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He is one of the wealthiest lawmakers in Parliament, and his wife’s tax affairs caused controversy during his leadership campaign in September, when it emerged she maintained “non-domiciled” status, paying some taxes to the Indian treasury rather than the British agency her husband oversaw. And a video clip from a 2007 BBC documentary resurfaced in recent months in which Sunak suggests he doesn’t have any “working-class friends.”
Sunak has said he “grew up watching my parents serve our local community with dedication” and sought to “make that same positive difference to people” when he became a member of Parliament for an area of Yorkshire, in northern England, in 2015.
“My parents sacrificed a great deal so I could attend good schools,” he said on his official website. “I am passionate about ensuring everybody has access to a great education.”
Like many prime ministers before him, Sunak studied at an elite private school where his academic excellence propelled him to the position of “head boy” (a British high school accolade) before going on to the University of Oxford to study politics, philosophy and economics.
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Later, he moved to the United States and studied for an MBA as a Fulbright Scholar at Stanford University, where he met his wife. They have two daughters, Krishna and Anoushka. “I have been fortunate to enjoy a successful business career,” he said, after co-founding a large investment firm that worked with companies from Silicon Valley to Bangalore. He has also worked for the investment bank Goldman Sachs.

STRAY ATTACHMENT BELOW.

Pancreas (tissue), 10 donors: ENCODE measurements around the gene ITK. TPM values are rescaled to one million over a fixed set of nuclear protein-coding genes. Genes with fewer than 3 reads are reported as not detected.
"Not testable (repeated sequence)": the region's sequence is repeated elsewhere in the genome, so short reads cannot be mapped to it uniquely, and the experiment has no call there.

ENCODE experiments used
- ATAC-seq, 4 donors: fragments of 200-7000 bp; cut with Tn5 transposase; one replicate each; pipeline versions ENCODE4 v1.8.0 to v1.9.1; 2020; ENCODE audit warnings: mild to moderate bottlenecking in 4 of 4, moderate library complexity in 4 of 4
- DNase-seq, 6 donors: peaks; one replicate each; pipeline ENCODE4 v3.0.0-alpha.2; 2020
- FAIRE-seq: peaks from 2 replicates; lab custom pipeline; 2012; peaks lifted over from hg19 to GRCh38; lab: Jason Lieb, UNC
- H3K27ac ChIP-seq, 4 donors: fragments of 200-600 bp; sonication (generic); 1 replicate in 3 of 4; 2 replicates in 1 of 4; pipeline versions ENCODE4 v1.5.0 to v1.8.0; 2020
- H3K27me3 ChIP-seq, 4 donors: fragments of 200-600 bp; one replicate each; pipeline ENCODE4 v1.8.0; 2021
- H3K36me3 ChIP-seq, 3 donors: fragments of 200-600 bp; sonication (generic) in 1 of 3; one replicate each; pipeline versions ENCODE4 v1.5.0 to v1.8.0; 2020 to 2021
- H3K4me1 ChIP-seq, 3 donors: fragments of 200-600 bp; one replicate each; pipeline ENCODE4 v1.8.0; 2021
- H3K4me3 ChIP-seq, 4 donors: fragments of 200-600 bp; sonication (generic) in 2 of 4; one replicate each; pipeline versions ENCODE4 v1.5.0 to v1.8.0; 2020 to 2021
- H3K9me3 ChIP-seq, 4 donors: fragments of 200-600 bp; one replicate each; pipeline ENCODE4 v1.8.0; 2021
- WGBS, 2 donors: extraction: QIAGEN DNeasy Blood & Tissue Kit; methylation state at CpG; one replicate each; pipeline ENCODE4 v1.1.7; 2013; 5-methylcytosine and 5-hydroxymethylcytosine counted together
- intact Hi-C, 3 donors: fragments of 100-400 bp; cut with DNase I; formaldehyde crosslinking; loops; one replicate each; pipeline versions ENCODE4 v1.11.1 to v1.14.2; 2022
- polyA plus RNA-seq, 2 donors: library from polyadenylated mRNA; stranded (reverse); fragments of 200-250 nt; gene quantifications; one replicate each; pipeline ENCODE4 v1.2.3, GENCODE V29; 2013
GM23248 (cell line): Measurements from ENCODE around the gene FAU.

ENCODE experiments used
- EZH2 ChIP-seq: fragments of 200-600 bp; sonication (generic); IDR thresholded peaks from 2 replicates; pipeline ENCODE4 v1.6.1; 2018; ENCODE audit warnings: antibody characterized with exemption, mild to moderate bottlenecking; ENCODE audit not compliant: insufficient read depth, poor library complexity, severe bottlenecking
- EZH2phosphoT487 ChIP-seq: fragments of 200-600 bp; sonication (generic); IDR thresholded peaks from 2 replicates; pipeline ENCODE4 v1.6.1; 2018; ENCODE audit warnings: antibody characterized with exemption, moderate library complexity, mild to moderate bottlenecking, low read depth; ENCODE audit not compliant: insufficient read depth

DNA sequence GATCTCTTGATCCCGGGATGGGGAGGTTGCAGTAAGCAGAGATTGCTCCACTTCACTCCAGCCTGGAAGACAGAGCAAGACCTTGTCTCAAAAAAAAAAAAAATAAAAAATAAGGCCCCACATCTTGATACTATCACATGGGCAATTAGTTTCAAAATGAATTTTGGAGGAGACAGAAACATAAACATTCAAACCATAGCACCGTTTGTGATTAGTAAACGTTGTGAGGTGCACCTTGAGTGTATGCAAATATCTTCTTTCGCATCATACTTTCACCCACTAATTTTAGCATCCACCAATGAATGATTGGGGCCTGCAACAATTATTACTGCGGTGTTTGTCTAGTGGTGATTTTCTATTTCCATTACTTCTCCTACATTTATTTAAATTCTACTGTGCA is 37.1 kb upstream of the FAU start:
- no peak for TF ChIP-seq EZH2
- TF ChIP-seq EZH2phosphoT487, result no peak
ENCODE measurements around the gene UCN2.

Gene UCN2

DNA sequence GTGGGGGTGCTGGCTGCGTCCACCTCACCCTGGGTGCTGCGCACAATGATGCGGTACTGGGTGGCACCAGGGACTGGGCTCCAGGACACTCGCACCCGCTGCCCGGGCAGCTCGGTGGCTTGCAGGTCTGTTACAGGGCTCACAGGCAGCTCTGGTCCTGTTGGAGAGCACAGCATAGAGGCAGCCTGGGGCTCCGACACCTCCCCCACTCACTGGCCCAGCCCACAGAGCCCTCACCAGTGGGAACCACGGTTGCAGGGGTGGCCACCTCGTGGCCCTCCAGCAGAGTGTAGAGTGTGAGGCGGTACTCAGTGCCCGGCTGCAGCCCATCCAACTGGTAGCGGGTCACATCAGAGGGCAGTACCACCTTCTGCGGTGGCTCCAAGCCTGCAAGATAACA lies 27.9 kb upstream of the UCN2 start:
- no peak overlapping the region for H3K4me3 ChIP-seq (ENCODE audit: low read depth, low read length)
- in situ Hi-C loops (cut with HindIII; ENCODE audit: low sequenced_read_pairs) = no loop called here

Nonetheless, his political rise has been swift. He was appointed minister for local government in 2018 and chief secretary to the treasury in 2019. In February 2020, he became one of the country’s youngest chancellors of the Exchequer, or finance minister, after being promoted by Johnson. His senior government role came just as the coronavirus pandemic broke out, shutting down much of the global economy. Sunak was praised as a steadying force on the British economy, although he received criticism for encouraging people to “eat out to help out” and for business loans that have saddled the U.K. with debt.
I’ve had a lot of questions on what I think about last weekend’s protests so I thought it would be easiest to share my thoughts below. pic.twitter.com/KnutJ1YZRo
After George Floyd was killed by police in Minneapolis and the Black Lives Matter movement swept much of the world in 2020, Sunak spoke out about the racism he has faced in public life and about the struggles his family overcame as immigrants to Britain. “As a British Asian of course I know that racism exists in this country,” he tweeted. “But a better society doesn’t happen overnight — like all great acts of creation, it happens slowly, and depends on the cooperation of each of us toward that common goal.”
Suliman reported from London. Jennifer Hassan contributed to this report.
Correction: An earlier version of this story incorrectly identified Priti Gandhi as a BJP lawmaker. She is a leader in the party, not a lawmaker.
Rishi Sunak's ascent to U.K. leader hailed in India as 'incredible feat' – The Washington Post